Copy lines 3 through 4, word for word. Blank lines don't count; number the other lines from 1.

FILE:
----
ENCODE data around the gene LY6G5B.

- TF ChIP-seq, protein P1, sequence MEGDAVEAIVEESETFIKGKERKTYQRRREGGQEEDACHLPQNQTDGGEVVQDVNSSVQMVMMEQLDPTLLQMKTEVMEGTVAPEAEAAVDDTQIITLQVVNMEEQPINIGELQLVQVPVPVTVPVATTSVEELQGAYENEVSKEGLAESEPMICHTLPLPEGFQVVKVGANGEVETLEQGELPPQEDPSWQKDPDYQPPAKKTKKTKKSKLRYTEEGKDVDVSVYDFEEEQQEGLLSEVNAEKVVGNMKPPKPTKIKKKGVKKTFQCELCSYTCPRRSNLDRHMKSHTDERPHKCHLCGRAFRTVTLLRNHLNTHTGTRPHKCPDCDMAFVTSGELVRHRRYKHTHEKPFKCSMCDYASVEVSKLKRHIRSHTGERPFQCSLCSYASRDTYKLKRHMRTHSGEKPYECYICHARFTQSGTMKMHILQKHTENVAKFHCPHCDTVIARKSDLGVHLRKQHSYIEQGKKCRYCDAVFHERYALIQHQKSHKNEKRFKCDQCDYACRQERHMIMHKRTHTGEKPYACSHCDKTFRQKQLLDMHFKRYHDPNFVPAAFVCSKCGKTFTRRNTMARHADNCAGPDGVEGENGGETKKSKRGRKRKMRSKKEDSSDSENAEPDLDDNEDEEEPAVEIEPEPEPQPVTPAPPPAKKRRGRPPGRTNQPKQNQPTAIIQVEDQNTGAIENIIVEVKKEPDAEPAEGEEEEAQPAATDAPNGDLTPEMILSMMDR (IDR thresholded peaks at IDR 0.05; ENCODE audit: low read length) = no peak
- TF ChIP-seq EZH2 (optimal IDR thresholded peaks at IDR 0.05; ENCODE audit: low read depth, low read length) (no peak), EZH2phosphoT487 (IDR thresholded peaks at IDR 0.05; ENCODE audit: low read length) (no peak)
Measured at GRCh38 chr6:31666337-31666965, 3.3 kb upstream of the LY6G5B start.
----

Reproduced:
- TF ChIP-seq EZH2 (optimal IDR thresholded peaks at IDR 0.05; ENCODE audit: low read depth, low read length) (no peak), EZH2phosphoT487 (IDR thresholded peaks at IDR 0.05; ENCODE audit: low read length) (no peak)
Measured at GRCh38 chr6:31666337-31666965, 3.3 kb upstream of the LY6G5B start.